AskDefine | Define crista

User Contributed Dictionary



Confer the cer- in cerebrum ("brain", "to of the head") and in proceres ("the nobles"). Equal to the cel- in excello.


  1. (of a helmet) the crest, the plume
    Crista galeae.
    The plume of a helmet.
    Galea decora comanti cristae.
    An helmet decorated with a plumed crest.
  2. the comb or tuft on the head of animals (most frequently of a rooster or a cock)
    Illi surgunt cristae.
    He carries his head high.
    Crista galli.
    The comb of a rooster.
  3. the tuft of leaves on plants
    Crista foliorum.
    The tuft of the leaves.
  4. the clitoris

Derived terms

See also



  1. crest (of a helmet)



  1. crest (of a helmet)

Extensive Definition

2) Outer membrane 3) Crista 4) Matrix]] Cristae (singular crista) are the internal compartments formed by the inner membrane of a mitochondrion. They are studded with proteins, including ATP synthase and a variety of cytochromes. The maximum surface for chemical reactions to occur is within the mitochondria. This allows cellular respiration (aerobic respiration since the mitochondria requires oxygen) to occur.

Electron transport chain of the cristae

NADH is split into NAD+, H+ ions, and electrons by an enzyme. FADH2 is also split into H+ ions, electrons, and FAD. As those electrons travel further through the electron transport chain in the inner membrane, energy is gradually released and used to pump the hydrogen ions from the splitting of NADH and FADH2 into the space between the inner membrane and the outer membrane (called the intermembrane space), creating an electrochemical gradient. As a result, chemiosmosis occurs, producing ATP from ADP and a phosphate group when ATP synthase harnesses the potential energy from the concentration gradient formed by the amount of H+ ions. H+ ions passively pass into the mitochondrian matrix by the ATP synthase, and later on help to reform H2O.
The electron transport chain requires a constant supply of electrons in order to properly function and generate ATP. However, the electrons that have entered the electron transport chain would eventually pile up like cars traveling down a one-way dead-end street. Those electrons are finally accepted by oxygen (O2), which combine with some of the hydrogen ions from the mitochondrian matrix through ATP synthase and the electrons that had traveled through the electron transport chain. As a result they form two molecules of water (H2O). By accepting the electrons, oxygen allows the electron transport chain to continue functioning.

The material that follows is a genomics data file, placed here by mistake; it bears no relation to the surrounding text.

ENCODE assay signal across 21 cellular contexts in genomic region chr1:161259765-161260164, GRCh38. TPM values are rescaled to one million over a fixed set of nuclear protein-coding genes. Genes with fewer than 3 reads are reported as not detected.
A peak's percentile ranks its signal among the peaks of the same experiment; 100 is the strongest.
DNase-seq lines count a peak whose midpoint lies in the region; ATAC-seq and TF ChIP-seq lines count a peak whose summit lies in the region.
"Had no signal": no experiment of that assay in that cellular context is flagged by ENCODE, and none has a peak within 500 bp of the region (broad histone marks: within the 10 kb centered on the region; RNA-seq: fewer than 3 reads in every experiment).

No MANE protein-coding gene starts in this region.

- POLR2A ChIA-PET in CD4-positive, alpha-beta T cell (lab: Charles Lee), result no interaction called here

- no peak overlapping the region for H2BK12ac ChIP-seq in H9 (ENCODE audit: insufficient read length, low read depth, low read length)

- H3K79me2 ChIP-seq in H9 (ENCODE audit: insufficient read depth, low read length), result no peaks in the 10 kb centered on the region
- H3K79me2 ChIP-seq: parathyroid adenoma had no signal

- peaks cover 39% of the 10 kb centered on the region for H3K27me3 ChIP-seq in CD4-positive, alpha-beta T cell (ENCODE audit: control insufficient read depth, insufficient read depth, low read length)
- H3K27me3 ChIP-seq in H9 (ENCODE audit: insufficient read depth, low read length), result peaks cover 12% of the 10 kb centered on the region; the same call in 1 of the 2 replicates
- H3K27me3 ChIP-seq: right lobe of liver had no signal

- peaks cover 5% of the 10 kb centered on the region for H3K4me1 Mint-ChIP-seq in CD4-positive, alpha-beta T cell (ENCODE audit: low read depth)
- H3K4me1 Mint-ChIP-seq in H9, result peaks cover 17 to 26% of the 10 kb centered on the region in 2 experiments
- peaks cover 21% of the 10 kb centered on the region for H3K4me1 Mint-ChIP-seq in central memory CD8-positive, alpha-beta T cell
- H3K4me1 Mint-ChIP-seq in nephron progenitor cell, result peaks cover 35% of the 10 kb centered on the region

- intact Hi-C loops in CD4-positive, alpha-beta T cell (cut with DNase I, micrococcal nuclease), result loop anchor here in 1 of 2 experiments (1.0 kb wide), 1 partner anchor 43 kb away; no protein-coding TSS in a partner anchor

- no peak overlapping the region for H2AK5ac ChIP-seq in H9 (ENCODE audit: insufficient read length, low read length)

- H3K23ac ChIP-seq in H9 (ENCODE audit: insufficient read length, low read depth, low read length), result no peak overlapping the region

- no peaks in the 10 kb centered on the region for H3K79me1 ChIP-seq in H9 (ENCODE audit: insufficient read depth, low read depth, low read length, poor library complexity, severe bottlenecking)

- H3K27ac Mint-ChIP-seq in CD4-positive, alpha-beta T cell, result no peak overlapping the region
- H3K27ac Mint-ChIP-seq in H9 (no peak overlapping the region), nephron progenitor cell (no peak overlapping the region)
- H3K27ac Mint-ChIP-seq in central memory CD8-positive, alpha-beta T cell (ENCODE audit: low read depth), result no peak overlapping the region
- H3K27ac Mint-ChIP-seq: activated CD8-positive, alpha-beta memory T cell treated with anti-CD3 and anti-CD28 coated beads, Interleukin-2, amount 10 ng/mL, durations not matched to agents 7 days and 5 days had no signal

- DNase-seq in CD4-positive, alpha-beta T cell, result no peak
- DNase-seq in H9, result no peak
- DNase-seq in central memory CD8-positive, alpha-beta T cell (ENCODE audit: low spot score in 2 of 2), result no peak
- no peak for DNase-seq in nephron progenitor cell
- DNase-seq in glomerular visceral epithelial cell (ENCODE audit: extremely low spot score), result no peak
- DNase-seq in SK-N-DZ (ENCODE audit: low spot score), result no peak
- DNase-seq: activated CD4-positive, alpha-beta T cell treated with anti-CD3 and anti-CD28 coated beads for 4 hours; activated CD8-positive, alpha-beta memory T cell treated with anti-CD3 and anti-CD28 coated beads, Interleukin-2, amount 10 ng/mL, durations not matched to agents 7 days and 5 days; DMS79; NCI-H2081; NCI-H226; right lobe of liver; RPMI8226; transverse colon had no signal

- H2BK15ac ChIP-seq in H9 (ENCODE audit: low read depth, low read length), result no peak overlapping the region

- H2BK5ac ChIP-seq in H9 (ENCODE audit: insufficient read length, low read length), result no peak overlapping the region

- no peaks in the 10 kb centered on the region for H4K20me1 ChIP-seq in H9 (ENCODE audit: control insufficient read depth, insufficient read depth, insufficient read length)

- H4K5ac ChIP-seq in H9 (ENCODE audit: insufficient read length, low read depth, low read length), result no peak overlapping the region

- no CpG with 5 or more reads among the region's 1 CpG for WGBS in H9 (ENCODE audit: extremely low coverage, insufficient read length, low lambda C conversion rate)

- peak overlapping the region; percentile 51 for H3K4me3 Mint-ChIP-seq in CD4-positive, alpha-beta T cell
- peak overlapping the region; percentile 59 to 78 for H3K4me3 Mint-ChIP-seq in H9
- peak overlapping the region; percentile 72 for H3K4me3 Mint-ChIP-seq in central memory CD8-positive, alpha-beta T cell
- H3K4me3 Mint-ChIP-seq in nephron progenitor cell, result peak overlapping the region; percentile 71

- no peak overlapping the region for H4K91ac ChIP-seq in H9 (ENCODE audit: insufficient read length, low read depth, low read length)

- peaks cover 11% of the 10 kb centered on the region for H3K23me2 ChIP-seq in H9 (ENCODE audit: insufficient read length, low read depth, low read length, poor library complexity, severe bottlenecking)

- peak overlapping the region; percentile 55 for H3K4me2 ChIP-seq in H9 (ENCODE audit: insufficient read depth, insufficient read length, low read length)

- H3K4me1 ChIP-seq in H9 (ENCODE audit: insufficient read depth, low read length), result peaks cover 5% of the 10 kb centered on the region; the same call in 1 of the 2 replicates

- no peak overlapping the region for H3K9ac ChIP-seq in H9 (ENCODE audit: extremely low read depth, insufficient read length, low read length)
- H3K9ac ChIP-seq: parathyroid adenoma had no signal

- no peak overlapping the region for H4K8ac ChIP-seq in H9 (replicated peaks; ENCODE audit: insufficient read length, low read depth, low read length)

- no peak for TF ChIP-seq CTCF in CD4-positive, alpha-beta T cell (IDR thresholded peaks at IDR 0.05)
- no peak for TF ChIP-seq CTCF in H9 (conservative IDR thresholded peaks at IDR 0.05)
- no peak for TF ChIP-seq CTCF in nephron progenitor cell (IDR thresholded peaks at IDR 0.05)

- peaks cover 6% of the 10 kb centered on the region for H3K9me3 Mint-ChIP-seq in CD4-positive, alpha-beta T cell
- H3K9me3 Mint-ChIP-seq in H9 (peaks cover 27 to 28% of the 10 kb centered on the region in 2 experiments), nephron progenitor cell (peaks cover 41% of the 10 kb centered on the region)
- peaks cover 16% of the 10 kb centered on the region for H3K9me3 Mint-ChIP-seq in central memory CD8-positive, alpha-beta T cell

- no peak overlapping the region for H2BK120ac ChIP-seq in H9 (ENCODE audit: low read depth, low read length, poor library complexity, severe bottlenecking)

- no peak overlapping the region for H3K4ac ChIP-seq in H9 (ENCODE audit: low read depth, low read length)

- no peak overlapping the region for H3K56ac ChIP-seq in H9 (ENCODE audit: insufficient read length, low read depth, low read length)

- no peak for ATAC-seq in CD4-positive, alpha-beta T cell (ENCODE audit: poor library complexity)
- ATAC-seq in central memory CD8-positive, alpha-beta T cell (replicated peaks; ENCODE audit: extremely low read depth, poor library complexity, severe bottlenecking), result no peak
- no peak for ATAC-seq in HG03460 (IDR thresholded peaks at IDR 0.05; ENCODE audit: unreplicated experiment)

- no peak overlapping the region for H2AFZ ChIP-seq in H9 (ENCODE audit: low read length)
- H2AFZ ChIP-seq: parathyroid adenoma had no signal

The electrons from each NADH molecule can form a total of 2.5 ATPs from ADPs and phosphate groups through the electron transport chain, while each FADH2 molecule can produce a total of 1.5 ATPs. As a result, the 10 NADH molecules (from glycolysis and the Krebs cycle) and the 2 FADH2 molecules can form a total of 34 ATPs from this electron transport chain during aerobic respiration. This means that combined with the Krebs Cycle and glycolysis, the efficiency for the electron transport chain is about 65%, as compared to only 3.5% efficiency for glycolysis alone.


The cristae greatly increase the surface area on which the above mentioned reactions take place. If they were absent, the inner membrane would be reduced to a single spherical shape, and with less reaction surface available, the reaction efficiency would be likewise reduced. Therefore, cristae are a necessity for the mitochondria to function efficiently.
crista in Catalan: Cresta mitocondrial
crista in German: Crista
crista in Lithuanian: Kristos
crista in Turkish: Krista
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